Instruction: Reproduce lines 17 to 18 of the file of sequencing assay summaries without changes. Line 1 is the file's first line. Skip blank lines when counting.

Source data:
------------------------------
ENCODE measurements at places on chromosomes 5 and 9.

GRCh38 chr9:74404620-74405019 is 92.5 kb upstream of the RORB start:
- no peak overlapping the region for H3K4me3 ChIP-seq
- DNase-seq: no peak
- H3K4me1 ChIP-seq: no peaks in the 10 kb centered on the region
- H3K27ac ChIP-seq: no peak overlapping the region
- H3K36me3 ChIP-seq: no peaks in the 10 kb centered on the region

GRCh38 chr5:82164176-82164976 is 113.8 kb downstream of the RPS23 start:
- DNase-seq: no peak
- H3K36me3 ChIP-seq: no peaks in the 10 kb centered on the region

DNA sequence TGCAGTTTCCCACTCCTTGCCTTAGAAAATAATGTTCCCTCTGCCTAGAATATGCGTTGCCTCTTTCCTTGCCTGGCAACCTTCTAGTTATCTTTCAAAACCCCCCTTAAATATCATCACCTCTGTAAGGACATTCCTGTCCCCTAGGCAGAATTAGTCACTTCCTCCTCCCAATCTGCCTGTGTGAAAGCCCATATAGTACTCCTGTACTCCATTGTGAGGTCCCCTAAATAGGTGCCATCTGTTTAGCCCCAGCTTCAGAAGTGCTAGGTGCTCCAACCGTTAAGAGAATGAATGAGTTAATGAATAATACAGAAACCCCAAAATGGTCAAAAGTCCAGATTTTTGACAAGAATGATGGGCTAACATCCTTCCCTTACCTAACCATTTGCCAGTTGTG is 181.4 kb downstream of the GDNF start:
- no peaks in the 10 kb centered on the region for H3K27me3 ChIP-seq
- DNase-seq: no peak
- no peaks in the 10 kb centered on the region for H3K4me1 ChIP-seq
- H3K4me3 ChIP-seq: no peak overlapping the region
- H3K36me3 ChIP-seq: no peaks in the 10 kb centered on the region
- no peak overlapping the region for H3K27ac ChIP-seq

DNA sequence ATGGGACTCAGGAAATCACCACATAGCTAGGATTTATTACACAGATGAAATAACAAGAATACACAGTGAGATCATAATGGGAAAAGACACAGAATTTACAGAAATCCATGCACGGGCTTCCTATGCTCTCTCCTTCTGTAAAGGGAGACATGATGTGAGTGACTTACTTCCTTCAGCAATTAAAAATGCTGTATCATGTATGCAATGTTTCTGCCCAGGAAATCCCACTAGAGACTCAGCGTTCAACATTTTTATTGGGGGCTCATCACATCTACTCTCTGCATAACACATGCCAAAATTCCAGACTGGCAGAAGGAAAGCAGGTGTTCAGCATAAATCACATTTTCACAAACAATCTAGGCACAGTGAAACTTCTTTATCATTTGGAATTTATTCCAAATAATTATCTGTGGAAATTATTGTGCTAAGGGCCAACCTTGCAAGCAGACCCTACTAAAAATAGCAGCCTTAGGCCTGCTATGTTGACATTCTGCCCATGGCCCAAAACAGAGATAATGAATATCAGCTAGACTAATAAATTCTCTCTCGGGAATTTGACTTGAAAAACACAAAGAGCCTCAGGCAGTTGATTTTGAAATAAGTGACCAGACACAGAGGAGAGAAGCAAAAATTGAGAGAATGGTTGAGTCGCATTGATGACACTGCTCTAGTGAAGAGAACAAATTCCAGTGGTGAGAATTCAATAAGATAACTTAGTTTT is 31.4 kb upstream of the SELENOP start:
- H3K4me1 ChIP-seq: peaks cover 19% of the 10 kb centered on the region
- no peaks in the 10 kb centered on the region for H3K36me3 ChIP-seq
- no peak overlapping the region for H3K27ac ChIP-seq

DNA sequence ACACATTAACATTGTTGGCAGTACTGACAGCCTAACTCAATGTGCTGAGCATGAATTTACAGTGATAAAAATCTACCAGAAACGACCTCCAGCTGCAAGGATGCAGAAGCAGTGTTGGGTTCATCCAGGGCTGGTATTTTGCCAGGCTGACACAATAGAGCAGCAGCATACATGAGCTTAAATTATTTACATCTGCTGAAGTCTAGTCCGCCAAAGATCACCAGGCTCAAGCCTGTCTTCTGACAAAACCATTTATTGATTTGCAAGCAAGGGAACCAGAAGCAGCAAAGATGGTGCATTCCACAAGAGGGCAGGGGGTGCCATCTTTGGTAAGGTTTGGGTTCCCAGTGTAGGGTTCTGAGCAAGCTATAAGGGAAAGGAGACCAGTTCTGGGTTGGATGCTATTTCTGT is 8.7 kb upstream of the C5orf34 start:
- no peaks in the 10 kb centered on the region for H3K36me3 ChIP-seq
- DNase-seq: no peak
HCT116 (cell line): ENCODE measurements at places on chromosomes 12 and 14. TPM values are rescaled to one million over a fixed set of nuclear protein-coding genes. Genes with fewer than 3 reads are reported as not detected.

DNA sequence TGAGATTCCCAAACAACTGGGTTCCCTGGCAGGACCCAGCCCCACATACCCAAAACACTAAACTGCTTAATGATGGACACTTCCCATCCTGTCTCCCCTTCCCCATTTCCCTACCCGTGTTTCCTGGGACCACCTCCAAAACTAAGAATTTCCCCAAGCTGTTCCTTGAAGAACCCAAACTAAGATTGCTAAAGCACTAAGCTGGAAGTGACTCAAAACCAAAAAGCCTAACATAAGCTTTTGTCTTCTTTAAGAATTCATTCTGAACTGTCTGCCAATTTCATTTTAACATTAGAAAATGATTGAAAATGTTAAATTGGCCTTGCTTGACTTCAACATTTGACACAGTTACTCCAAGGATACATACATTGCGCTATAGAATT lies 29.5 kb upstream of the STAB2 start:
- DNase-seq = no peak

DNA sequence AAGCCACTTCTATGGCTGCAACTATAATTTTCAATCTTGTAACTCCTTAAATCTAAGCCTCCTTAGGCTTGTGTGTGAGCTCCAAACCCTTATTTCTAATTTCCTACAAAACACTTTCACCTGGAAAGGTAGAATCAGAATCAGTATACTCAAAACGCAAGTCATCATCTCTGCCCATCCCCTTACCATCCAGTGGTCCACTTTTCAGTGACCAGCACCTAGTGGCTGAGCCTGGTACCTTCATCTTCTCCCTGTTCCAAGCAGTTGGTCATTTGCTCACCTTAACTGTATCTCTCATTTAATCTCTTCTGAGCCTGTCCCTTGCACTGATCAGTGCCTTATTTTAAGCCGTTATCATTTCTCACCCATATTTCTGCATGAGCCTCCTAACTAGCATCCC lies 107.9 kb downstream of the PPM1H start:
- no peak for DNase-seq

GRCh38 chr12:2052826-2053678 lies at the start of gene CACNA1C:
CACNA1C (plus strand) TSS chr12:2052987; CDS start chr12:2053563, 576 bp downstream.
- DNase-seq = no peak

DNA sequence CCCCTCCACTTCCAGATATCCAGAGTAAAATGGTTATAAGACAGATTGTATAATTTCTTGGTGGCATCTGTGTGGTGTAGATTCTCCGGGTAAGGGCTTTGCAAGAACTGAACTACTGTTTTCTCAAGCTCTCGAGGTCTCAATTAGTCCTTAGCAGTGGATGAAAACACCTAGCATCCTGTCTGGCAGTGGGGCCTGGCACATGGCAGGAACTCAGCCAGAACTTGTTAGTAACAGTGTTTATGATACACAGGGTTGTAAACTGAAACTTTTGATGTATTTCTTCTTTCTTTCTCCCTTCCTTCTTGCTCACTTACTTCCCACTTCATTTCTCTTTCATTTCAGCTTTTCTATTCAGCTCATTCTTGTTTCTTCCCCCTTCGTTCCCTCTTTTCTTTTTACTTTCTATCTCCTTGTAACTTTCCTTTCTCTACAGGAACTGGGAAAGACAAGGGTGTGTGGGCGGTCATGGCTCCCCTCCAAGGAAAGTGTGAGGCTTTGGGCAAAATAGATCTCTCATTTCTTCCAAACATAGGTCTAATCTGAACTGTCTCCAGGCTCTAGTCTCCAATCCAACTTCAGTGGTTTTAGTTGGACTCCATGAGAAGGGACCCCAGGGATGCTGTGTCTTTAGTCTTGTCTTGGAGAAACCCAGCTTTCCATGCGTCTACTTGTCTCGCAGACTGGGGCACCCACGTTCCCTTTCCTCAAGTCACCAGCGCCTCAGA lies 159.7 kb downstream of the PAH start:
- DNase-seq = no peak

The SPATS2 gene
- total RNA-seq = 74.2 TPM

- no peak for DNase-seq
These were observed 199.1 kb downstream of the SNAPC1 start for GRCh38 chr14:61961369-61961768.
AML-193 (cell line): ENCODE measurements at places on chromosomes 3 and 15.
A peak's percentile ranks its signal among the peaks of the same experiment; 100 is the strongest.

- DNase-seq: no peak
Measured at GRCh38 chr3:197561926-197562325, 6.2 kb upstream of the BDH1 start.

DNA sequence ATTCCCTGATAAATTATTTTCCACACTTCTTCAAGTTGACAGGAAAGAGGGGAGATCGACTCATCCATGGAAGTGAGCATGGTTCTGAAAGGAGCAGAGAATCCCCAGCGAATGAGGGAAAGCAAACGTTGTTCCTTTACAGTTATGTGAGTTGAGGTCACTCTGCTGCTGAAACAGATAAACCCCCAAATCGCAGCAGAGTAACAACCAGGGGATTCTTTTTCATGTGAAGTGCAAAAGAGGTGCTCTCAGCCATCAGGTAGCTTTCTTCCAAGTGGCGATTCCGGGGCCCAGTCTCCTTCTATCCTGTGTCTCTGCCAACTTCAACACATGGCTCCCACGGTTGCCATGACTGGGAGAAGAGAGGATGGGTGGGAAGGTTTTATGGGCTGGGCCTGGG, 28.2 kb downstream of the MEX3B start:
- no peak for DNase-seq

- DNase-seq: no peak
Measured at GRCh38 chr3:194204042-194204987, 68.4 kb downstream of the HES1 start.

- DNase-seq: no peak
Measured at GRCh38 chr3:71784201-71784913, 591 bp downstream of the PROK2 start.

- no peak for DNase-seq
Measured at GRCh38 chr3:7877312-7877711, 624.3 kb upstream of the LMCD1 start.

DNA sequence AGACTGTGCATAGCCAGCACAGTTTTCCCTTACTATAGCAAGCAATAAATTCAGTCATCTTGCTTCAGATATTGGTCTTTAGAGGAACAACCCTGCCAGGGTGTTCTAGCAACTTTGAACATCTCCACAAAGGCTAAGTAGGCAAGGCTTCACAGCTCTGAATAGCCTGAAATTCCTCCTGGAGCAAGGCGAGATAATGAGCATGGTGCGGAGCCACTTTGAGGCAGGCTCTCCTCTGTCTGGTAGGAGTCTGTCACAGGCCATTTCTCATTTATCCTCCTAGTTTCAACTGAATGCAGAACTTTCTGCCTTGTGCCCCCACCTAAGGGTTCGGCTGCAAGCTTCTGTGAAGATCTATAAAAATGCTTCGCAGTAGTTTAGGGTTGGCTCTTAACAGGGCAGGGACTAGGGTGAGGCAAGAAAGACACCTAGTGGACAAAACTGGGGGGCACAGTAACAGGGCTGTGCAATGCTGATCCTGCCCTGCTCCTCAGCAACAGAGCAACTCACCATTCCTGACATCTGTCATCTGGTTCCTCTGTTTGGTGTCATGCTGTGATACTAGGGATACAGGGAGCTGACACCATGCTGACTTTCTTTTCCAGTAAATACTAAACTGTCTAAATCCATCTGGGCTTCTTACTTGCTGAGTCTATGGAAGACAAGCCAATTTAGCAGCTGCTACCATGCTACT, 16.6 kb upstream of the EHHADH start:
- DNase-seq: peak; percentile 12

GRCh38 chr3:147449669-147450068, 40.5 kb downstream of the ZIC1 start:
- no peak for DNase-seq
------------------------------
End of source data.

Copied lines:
- no peak overlapping the region for H3K27ac ChIP-seq

DNA sequence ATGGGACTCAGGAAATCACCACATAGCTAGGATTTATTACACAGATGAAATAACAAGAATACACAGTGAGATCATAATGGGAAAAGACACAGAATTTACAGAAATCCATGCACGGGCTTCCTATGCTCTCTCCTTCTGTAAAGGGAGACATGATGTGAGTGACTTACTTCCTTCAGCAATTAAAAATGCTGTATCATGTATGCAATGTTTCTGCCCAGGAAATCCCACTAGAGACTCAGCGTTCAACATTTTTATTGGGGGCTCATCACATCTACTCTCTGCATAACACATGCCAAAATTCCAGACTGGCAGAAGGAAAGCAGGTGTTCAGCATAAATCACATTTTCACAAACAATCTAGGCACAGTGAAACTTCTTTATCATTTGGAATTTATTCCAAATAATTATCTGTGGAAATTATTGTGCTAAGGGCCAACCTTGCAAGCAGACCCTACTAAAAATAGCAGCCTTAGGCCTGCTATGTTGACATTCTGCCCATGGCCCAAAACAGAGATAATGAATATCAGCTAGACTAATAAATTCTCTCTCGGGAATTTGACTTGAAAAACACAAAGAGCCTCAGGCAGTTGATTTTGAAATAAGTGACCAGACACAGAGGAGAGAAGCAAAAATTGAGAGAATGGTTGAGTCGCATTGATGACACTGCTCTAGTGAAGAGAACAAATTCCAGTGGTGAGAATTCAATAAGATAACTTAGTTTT is 31.4 kb upstream of the SELENOP start: